The BBC is reporting a new survey that suggests over half of teachers in state schools in England support linking pay to pupils’ progress and results…
The National Foundation for Educational Research polled over 1,000 teachers for the charity Sutton Trust.
Some 55% of primary teachers and 52% of secondary teachers said incremental pay rises should depend at least in part on performance.
But almost half favoured the old system of linking pay to length of service.
From September the government will require schools to link pay progression, for teachers in the first five years of their career, to classroom performance.
Until now, these teachers have had a yearly incremental rise.
The change has contributed to a series of strikes over pay, pensions and workload by the two largest teaching unions…
The survey asked teachers to rate methods of determining performance:
- 60% backed assessment by more senior staff
- 54% wanted to be assessed by the head teacher
- 53% said pay should depend on their current pupils’ progress and results
- 49% of primary teachers and 44% of secondary teachers said pay rises should be linked to length of service
- 37% of teachers said their own self-assessment should be included
- 14% of secondary teachers said pupils’ evaluation of their teachers should also be a factor
A Department for Education spokeswoman said the survey was evidence of “strong support from teachers across England for our plans to let schools pay good teachers more”…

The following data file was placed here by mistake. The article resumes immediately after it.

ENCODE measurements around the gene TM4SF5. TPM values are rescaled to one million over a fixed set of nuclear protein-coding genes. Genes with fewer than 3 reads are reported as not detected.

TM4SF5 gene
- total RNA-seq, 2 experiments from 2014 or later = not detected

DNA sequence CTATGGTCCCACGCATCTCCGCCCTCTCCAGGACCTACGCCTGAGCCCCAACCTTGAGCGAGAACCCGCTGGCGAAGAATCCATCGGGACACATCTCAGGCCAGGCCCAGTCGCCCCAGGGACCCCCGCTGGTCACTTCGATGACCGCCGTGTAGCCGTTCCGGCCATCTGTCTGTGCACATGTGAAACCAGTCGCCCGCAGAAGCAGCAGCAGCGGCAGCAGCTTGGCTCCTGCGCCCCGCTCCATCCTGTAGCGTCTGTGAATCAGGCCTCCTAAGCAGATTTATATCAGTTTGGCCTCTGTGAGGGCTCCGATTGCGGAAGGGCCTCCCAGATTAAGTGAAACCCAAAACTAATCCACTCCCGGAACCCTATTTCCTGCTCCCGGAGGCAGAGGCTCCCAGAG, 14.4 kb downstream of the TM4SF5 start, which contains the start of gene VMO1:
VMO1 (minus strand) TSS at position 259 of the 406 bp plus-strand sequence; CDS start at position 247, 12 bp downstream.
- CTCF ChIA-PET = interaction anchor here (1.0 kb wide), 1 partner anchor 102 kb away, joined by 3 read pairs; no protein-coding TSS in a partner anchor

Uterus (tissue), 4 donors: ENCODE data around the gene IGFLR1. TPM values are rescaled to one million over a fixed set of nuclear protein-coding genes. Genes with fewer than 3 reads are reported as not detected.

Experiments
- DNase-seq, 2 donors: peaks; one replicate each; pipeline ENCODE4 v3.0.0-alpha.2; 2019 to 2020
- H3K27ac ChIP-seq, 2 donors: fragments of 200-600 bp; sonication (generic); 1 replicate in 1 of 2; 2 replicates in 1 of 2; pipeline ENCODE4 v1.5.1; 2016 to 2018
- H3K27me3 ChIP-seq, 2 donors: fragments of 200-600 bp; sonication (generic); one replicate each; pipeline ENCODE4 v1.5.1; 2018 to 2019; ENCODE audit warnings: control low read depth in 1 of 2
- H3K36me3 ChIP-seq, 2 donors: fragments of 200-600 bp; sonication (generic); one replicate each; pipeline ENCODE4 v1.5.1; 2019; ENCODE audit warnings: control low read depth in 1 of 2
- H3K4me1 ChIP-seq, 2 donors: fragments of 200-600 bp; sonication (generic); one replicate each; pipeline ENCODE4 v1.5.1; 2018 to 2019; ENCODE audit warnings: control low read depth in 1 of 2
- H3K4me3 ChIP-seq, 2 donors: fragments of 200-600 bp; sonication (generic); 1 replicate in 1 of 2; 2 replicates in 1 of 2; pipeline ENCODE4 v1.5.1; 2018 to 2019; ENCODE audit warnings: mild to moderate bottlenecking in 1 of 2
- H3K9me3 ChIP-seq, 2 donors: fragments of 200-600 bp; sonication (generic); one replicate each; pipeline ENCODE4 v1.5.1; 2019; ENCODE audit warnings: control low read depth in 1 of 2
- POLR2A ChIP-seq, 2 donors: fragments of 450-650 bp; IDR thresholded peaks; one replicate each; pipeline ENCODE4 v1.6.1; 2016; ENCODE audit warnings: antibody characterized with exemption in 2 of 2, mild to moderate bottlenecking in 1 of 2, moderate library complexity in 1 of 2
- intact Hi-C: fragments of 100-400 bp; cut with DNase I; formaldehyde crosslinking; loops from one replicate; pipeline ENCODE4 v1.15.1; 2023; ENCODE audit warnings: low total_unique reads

But Christine Blower, general secretary of the National Union of Teachers, said: “Despite the spin, this research proves again that teachers oppose the government’s new performance-related pay measures…
“Historically movement up the pay scale was linked to seniority and increasing professional skills and competence.
“It is hardly surprising, therefore, that teachers continue to favour the previous system, which is transparently fairer and less open to biased judgements…
Make sure you also look at our guest post: Performance related pay for teachers – 5 steps to ensure a robust policy
Are you surprised by the results of this poll or do you believe there is a growing acceptance of the principle of performance related pay for teachers? Might this apparent approval of the approach drop once it actually starts to get implemented more and the questions turn more to the practicalities and potential inconsistencies? Please tell us what you think in the comments or via Twitter…